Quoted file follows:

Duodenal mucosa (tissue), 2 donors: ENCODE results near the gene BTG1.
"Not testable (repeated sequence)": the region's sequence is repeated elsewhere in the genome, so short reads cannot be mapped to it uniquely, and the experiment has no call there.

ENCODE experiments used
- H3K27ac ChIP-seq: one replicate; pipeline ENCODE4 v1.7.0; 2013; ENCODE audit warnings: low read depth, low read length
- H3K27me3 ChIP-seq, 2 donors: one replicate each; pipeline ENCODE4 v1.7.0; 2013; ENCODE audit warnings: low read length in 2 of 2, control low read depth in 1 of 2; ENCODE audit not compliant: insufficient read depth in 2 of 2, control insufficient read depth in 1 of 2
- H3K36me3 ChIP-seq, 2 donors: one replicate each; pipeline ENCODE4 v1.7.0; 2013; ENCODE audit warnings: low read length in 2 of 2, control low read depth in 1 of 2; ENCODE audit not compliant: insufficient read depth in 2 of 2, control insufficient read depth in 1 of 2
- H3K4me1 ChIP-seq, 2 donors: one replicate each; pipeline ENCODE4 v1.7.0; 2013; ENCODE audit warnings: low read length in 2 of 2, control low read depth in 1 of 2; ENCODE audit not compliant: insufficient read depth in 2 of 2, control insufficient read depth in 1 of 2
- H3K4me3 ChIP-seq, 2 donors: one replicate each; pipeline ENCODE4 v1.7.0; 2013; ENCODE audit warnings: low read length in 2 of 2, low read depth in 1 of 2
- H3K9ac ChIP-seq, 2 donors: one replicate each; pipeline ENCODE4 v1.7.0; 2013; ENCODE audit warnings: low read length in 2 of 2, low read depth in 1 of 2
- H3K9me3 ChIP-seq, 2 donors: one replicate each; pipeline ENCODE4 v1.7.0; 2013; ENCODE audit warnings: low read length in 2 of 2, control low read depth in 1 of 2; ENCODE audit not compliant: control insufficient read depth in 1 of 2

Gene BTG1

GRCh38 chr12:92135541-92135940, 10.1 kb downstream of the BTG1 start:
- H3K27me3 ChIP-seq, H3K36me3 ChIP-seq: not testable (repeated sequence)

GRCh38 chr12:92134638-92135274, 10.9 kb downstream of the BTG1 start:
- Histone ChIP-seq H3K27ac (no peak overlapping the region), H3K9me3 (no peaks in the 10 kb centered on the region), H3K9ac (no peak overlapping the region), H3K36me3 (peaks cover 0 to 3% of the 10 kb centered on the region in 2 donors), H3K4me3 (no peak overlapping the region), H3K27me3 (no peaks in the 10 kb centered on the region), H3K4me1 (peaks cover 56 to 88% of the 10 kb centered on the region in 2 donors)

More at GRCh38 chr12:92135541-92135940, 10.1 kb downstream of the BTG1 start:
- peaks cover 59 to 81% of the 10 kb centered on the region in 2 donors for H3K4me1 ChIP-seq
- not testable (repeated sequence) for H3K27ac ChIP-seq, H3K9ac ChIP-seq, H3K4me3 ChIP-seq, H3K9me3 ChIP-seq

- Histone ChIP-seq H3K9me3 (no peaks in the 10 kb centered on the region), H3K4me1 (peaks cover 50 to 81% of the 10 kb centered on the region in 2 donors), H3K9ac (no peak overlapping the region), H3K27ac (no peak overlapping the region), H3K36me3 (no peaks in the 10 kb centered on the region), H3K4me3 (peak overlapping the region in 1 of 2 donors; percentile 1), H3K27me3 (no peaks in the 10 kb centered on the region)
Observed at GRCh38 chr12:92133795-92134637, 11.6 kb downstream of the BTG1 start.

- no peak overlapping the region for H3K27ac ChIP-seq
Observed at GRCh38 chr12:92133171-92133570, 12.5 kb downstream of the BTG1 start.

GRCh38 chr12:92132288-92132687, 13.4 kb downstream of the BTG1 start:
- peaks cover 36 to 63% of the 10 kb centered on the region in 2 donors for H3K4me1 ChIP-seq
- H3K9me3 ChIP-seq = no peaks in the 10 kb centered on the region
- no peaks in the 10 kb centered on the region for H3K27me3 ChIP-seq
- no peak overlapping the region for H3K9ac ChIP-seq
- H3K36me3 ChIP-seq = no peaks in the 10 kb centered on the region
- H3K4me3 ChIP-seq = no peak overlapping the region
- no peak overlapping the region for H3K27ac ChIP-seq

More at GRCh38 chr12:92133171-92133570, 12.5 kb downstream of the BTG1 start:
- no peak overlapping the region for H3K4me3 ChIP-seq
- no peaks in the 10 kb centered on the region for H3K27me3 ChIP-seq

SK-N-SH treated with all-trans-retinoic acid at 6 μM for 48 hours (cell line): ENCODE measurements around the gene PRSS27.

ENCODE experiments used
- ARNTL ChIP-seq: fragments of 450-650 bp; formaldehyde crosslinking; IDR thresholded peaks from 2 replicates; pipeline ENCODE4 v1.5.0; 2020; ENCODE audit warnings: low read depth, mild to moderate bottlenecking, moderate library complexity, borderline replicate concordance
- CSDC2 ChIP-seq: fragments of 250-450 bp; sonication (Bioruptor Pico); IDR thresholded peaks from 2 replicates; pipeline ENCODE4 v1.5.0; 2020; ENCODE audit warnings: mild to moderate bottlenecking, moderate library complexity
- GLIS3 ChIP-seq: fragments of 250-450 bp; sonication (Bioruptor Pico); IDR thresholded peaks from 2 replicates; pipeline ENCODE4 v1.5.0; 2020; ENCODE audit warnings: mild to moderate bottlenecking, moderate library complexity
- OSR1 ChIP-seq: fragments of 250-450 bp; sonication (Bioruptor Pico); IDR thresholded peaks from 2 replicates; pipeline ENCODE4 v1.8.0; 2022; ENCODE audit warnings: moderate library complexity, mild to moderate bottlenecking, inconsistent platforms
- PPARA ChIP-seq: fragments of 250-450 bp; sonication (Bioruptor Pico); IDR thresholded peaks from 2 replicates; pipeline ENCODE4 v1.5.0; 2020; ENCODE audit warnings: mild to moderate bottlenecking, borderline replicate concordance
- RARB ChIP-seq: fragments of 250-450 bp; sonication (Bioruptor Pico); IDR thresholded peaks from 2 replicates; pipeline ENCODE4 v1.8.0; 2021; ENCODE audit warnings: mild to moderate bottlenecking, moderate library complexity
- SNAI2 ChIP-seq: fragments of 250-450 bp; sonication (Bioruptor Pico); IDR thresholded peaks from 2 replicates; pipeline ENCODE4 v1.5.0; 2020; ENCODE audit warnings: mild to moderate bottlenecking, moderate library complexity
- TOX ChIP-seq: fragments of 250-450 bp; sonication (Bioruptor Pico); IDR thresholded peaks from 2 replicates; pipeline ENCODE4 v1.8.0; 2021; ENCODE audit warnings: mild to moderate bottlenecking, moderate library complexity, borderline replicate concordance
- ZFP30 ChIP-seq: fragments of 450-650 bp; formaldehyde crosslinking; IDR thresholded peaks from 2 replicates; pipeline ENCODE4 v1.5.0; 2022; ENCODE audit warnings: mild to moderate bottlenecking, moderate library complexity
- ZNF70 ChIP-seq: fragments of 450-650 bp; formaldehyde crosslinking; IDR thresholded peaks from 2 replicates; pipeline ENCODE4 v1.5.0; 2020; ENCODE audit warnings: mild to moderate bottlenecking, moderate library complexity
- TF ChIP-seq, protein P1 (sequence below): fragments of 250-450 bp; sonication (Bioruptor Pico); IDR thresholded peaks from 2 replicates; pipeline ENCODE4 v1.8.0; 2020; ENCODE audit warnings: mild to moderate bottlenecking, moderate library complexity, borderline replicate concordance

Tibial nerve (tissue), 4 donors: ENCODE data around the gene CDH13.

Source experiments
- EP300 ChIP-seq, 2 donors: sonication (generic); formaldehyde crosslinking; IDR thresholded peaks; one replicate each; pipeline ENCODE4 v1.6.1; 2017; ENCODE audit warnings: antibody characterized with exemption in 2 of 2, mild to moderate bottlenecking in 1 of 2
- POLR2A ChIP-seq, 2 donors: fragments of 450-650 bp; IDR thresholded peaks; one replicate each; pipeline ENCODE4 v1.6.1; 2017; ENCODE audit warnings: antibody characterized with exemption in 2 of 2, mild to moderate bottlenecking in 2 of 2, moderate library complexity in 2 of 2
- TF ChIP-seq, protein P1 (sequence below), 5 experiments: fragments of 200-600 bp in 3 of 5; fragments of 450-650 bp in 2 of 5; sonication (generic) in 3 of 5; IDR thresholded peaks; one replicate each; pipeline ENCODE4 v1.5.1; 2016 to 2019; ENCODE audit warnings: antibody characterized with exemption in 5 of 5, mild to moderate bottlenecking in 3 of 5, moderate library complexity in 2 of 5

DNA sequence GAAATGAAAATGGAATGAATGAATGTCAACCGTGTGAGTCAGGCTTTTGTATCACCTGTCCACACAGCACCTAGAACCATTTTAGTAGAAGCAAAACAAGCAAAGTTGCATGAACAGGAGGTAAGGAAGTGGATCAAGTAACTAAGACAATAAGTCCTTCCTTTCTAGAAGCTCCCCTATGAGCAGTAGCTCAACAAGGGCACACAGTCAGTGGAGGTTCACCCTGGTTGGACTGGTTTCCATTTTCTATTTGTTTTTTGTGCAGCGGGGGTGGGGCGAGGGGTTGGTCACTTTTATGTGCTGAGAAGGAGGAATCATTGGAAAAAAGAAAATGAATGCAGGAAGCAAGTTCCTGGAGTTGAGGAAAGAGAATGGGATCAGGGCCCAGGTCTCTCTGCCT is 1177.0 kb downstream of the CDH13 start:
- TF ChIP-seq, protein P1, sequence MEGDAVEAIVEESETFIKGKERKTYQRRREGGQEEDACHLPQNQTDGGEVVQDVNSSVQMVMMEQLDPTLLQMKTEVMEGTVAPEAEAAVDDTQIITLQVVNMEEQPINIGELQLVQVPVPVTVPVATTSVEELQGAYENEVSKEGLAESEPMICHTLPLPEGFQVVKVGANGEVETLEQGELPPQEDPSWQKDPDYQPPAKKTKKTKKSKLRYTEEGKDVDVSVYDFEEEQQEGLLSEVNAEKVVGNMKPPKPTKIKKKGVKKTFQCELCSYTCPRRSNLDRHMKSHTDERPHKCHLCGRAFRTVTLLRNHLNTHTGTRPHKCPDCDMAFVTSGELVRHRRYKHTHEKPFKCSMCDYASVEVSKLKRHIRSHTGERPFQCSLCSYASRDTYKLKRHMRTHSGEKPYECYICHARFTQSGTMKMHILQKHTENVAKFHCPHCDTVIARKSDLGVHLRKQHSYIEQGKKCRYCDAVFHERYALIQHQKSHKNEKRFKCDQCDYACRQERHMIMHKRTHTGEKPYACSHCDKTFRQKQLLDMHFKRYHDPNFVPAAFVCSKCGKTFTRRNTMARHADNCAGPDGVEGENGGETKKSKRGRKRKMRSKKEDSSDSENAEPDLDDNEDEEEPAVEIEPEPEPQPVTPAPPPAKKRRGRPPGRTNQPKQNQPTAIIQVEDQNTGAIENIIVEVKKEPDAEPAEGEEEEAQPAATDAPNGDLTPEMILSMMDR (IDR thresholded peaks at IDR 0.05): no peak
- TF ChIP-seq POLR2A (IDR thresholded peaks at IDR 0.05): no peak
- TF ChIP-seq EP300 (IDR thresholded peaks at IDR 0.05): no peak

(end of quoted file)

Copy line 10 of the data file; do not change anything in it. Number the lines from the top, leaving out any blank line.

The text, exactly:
- H3K9me3 ChIP-seq, 2 donors: one replicate each; pipeline ENCODE4 v1.7.0; 2013; ENCODE audit warnings: low read length in 2 of 2, control low read depth in 1 of 2; ENCODE audit not compliant: control insufficient read depth in 1 of 2